EDP Sciences
Free Access
Volume 380, Number 1, December II 2001
Page(s) 40 - 54
Section Extragalactic astronomy
DOI https://doi.org/10.1051/0004-6361:20011354
Published online 15 December 2001

A&A 380, 40-54 (2001)
DOI: 10.1051/0004-6361:20011354

Hot halo gas in the Virgo cluster galaxy NGC 4569

D. Tschöke1, D. J. Bomans2, G. Hensler1 and N. Junkes3

1  Institut für Theoretische Physik und Astrophysik, Universität Kiel, 24098 Kiel, Germany
2  Astronomisches Institut, Ruhr-Universität Bochum, Universitätsstr. 150, 44780 Bochum, Germany
3  Max-Planck-Institut für Radioastronomie, Auf dem Hügel 69, 53121 Bonn, Germany

(Received 2 February 2001 / Accepted 20 September 2001 )

We have observed the Virgo cluster spiral NGC 4569 in X-rays with ROSAT (0.1-2.4 keV) and in the optical. From the PSPC image one can distinguish different components, like the dominant source in the nuclear region, the galactic disk, and a diffuse soft component extended to the west. This latter one coincides with a giant H$\alpha$ structure. In both spectral ranges the structure reaches up to 9 kpc out of the disk. This coincidence, the soft X-ray energy distribution, and the existence of a central starburst in NGC 4569 let us conclude that the X-ray gas traces a large scale outflow from accumulating supernova explosions and stellar winds in the galactic center. The resulting physical properties of this X-ray halo are comparable to those derived from X-ray halos in edge-on galaxies, like e.g. NGC 253. We also discuss the influence of the intracluster medium on the observed X-ray and H$\alpha$ morphology. The spectral 0.1-2.4 keV distribution of the central source and the X-ray-to-H$\alpha$ luminosity ratio favour a supermassive star cluster at the very compact core rather than an accretion-powered active nucleus in agreement with the absence of a hard compact X-ray source in the ASCA band. The nearby Magellanic dwarf galaxy IC 3583 at a projected distance of only 30 kpc reveals an unresolved X-ray point source, several blue knots in the optical, and a narrow H$\alpha$ spur, pointing toward NGC 4569, detected also in the B band image. This is an indication for ongoing star formation also in IC 3583. Some interaction with NGC 4569 will be discussed although the relative radial velocity between both objects of about 1300 km s-1 makes it rather unlikely.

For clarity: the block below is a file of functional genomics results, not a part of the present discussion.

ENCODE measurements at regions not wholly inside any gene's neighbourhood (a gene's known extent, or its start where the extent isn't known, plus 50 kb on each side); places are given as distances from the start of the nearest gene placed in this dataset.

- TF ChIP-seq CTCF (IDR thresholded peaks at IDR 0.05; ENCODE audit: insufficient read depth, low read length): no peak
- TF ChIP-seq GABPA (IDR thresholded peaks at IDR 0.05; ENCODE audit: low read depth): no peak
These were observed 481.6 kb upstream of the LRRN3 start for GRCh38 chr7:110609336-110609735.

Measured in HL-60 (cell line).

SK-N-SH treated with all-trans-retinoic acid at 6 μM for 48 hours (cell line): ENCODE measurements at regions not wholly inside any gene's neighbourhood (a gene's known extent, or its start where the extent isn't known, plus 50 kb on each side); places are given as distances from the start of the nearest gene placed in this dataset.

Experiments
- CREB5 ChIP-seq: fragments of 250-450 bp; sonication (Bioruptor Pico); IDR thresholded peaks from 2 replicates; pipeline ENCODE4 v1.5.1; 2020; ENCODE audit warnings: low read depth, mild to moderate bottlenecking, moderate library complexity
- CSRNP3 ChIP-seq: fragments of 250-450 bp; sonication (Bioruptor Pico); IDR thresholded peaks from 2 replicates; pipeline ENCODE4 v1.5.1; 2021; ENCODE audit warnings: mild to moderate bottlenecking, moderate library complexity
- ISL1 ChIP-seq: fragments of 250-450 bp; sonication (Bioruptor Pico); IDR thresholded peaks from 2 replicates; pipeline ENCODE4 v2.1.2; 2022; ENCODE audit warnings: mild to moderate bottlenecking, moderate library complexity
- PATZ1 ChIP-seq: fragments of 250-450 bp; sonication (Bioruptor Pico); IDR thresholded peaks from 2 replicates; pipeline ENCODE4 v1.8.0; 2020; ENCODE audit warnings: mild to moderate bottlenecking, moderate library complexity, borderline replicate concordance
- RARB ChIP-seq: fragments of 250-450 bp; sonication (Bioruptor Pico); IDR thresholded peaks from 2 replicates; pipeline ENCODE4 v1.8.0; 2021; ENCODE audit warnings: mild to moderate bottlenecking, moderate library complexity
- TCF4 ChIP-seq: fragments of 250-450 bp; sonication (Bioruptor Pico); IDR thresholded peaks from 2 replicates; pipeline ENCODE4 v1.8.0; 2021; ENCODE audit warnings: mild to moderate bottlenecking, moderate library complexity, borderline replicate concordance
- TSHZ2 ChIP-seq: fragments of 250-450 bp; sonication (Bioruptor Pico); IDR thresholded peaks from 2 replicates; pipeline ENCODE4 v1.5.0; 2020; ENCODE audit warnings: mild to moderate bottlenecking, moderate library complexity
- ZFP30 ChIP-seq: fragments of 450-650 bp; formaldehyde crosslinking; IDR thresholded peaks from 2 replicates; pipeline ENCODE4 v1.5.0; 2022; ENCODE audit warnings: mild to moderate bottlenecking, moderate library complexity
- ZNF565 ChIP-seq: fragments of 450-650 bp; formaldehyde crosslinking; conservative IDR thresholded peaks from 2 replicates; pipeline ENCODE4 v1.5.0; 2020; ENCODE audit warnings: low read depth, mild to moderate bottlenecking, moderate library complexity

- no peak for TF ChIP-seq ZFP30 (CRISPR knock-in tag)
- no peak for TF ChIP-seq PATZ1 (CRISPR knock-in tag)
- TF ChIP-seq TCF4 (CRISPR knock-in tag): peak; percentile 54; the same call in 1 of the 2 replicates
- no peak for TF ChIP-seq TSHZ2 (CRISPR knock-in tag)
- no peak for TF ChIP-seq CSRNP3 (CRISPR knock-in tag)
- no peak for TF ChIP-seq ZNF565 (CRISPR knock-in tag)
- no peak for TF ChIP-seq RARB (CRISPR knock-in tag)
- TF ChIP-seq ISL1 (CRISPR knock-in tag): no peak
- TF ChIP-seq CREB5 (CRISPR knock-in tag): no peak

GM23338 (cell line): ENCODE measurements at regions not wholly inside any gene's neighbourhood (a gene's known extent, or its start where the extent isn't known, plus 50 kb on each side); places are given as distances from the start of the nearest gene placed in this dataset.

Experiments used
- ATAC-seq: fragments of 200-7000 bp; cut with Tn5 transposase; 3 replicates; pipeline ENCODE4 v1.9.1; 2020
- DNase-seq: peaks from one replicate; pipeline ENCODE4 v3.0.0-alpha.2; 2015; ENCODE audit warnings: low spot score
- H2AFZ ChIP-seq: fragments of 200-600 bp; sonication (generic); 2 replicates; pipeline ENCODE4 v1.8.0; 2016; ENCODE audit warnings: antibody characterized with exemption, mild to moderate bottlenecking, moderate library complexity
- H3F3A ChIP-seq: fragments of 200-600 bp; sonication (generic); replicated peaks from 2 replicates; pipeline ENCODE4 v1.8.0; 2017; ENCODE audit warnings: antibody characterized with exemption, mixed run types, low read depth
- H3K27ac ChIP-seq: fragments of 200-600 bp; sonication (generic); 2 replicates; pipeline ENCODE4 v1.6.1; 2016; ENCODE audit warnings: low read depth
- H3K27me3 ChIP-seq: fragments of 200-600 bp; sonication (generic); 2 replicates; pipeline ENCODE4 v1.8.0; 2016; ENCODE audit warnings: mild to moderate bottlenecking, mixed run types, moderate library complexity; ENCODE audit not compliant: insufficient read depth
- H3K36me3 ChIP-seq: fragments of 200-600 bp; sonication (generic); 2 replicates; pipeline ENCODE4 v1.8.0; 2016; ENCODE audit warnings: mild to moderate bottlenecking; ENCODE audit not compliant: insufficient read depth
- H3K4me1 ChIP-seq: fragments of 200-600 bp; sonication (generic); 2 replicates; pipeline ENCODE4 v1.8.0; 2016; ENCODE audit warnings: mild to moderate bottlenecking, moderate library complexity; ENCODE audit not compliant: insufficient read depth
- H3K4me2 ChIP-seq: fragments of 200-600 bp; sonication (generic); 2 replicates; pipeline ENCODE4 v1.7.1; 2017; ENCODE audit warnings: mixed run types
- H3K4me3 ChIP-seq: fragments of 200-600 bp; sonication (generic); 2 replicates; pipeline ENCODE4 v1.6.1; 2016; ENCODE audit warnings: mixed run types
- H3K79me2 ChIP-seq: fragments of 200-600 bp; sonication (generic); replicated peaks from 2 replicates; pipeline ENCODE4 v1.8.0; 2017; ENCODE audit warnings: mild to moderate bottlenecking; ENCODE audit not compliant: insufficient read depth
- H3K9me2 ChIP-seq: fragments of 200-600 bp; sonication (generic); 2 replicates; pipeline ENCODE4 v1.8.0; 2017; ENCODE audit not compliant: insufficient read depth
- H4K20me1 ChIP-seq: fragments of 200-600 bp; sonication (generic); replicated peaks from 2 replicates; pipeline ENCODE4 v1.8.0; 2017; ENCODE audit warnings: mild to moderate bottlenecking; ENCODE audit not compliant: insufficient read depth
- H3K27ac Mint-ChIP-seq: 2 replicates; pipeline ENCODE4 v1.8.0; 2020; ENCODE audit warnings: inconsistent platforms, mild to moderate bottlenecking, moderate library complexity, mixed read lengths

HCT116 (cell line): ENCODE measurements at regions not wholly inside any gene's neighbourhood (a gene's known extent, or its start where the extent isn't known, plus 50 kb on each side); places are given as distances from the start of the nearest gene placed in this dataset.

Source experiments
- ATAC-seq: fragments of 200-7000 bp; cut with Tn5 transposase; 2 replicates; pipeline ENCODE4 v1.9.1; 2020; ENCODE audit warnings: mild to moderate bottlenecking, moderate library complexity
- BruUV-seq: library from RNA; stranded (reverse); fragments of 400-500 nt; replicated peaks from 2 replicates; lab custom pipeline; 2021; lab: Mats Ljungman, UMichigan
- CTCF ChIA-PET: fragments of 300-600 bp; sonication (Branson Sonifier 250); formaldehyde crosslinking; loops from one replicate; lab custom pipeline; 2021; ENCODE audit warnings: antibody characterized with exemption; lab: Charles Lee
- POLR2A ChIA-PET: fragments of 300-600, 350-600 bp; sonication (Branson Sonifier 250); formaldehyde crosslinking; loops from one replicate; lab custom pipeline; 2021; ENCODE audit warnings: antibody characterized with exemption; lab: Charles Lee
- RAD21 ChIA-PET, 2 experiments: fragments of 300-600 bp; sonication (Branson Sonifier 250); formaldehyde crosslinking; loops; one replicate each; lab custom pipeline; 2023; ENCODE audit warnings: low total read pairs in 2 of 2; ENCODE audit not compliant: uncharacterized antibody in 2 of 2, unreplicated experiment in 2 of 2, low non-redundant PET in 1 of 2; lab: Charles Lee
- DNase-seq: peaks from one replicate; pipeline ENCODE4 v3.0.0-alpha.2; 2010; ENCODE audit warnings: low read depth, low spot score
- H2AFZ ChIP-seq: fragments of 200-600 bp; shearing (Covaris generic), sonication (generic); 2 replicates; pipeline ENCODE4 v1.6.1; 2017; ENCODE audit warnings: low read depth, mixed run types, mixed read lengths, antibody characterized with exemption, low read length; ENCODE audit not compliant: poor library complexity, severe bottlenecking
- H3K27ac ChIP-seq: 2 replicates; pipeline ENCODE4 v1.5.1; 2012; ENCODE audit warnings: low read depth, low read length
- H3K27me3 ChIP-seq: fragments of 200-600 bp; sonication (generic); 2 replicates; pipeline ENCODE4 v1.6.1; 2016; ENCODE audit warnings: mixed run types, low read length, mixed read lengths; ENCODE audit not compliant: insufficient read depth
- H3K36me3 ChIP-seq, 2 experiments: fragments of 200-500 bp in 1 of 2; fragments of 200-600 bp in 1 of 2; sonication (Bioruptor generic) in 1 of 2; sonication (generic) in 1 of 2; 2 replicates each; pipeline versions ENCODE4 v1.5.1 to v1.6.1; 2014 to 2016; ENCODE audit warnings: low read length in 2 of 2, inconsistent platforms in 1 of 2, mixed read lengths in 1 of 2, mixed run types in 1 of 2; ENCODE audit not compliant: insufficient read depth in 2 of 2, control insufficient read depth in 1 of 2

Key words: galaxies: active -- galaxies: starburst -- galaxies: ISM -- galaxies: individual: NGC 4569, IC 3583 -- X-rays: galaxies

Offprint request: G. Hensler, hensler@astrophysik.uni-kiel.de

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© ESO 2001

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